Plato conversing with his students
All this made me start to wonder, what is the point of conferences? Interaction should be the key thing that a conference can deliver. I have in the past worked in small departments, grotting away on my own without a single colleague who is interested in what I'm doing. In that situation, a conference can reinvigorate your interest in the field, by providing contact with like-minded people who share your particular obsession. And for early-career academics, it can be fascinating to see the big names in action. For me, some of the most memorable and informative experiences at conferences came in the discussion period. If X suggested an alternative interpretation of Y's data, how did Y respond: with good arguments or with evasive arrogance? And how about the time that Z noted important links between the findings of X and Y that nobody had previously been aware of, and the germ of an idea for a new experiment was born?
I think my growing disaffection with conferences is partly fuelled by a decline in the amount and standard of discussion at such events. There's always a lot to squeeze in, speakers will often over-run their allocated time, and in large meetings, meaningful discussion is hampered by the acoustic limitations of large auditoriums. And there's a psychological element too: many people dislike public discussion, and are reluctant to ask questions for fear of seeming rude or self-promotional (see comments on this blogpost for examples). Important debate between those doing cutting-edge work may take place at the conference, but it's more likely to involve a small group over dinner than those in the academic sessions.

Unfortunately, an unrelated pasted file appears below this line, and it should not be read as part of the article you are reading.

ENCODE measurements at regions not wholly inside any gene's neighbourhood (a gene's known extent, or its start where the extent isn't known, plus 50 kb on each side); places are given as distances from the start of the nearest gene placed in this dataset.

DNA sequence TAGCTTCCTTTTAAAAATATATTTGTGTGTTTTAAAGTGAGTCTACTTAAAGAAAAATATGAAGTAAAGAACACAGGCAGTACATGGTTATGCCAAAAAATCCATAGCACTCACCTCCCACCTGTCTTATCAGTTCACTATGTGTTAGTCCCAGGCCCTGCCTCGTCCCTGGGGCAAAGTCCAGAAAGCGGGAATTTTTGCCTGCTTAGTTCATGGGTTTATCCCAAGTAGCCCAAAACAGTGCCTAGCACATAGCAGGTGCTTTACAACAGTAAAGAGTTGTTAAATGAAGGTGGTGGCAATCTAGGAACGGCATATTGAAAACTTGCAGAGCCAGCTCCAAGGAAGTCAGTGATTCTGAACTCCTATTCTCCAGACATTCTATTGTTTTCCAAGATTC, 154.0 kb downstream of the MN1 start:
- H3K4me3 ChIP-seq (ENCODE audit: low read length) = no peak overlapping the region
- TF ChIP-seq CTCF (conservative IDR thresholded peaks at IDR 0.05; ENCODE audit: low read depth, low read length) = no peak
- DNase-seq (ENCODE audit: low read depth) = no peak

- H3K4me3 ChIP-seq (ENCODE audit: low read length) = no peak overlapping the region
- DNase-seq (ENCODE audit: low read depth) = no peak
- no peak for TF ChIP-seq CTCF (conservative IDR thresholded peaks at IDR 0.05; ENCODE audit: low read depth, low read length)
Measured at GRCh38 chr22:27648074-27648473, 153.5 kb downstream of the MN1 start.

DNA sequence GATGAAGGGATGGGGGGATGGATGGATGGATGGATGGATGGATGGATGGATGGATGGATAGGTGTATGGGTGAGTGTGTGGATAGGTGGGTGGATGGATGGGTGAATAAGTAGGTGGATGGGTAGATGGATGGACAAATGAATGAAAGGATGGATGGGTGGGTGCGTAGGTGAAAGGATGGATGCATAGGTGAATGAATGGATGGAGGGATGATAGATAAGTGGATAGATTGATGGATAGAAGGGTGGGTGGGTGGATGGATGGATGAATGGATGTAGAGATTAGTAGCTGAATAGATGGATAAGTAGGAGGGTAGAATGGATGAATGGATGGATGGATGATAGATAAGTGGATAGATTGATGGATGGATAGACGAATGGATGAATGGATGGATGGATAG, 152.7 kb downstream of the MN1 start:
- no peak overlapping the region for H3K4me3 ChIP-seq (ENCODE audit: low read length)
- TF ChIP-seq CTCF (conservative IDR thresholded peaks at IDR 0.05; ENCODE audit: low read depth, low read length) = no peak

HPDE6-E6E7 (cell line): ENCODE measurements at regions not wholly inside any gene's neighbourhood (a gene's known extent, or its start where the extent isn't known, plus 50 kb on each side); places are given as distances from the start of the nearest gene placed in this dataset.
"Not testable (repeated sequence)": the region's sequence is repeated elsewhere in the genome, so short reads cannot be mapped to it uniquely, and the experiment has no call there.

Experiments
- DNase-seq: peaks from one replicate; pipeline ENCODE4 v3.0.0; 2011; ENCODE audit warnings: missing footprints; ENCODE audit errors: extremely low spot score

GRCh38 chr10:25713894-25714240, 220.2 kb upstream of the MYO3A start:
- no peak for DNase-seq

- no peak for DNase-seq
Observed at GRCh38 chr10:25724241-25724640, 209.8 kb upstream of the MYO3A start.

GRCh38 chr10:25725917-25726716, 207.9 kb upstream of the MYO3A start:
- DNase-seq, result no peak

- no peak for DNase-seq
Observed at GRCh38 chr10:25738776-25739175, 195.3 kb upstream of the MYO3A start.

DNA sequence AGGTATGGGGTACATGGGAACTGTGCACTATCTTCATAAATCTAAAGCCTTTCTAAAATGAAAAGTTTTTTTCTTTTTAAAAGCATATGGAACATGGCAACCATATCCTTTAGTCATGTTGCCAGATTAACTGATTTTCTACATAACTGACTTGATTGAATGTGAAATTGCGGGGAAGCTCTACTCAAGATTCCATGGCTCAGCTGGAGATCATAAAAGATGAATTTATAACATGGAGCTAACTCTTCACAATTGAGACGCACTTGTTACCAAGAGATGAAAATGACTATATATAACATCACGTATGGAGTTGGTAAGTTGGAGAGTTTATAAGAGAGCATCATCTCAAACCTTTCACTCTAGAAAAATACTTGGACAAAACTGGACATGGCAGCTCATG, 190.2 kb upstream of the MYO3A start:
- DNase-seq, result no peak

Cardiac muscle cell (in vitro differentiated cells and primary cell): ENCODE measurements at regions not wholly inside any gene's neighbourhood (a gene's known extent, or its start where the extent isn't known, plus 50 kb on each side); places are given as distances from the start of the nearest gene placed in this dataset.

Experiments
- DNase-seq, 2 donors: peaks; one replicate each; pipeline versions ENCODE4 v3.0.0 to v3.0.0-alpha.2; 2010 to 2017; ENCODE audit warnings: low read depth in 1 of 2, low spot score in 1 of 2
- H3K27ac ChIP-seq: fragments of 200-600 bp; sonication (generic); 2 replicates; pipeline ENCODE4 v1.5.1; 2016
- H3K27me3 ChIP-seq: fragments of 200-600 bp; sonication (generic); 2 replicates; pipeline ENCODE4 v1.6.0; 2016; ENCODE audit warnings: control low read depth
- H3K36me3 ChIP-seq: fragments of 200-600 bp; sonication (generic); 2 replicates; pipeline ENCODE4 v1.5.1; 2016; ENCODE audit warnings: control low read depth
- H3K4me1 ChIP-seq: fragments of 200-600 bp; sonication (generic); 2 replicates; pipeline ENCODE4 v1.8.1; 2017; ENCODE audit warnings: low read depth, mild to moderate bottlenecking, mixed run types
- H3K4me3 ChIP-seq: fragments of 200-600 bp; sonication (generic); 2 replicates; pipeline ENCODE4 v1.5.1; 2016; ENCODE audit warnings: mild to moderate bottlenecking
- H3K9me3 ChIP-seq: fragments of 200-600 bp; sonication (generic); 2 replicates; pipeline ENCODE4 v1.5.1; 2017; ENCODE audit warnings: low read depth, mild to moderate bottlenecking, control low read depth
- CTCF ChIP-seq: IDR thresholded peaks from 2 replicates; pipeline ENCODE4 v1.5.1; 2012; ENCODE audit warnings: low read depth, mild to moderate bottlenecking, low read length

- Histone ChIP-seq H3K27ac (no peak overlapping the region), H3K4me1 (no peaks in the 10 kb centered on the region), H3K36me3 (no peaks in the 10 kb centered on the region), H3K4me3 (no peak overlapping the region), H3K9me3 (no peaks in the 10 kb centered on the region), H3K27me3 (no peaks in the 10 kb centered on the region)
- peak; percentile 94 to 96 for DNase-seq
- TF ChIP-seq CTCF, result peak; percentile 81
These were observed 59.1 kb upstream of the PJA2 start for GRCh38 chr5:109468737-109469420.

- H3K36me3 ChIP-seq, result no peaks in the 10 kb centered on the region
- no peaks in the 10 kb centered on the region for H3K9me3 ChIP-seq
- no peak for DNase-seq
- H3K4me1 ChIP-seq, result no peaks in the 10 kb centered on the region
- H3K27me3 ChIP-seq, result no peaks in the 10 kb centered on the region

Last week, the Royal Society provided the chance for me, together with Karalyn Patterson and Kate Nation, to try a couple of different formats that aimed to restore the role of discussion in academic meetings. Our goal was to bring together researchers from two fields that were related but seldom made contact: acquired and developmental language disorders. Methods and theories in these areas have evolved quite separately, even though the phenomena they deal with overlap substantially.
The Royal Society asks for meeting proposals twice a year, and we were amazed when they not only approved our proposal, but suggested we should have both a Discussion Meeting at the Royal Society in London, and a smaller Satellite meeting at their conference centre at Chicheley Hall in the Buckinghamshire countryside.
We wanted to stimulate discussion, but were aware that if we just had a series of talks by speakers from the two areas, they would probably continue as parallel, non-overlapping streams. So we gave them explicit instructions to interact. For the Discussion meeting, we paired up speakers who worked on similar topics with adults or children, and encouraged them to share their paper with their "buddy" before the meeting. They were asked to devote the last 5-10 minutes of their talk to considering the implications of their buddy's work for their own area. We clearly invited the right people, because the speakers rose to this challenge magnificently. They also were remarkable in all keeping to their allotted 30 minutes, allowing adequate time for discussion. And the discussion really did work: people seemed genuinely fired up to talk about the implications of the work, and the links between speakers, rather than scoring points off each other.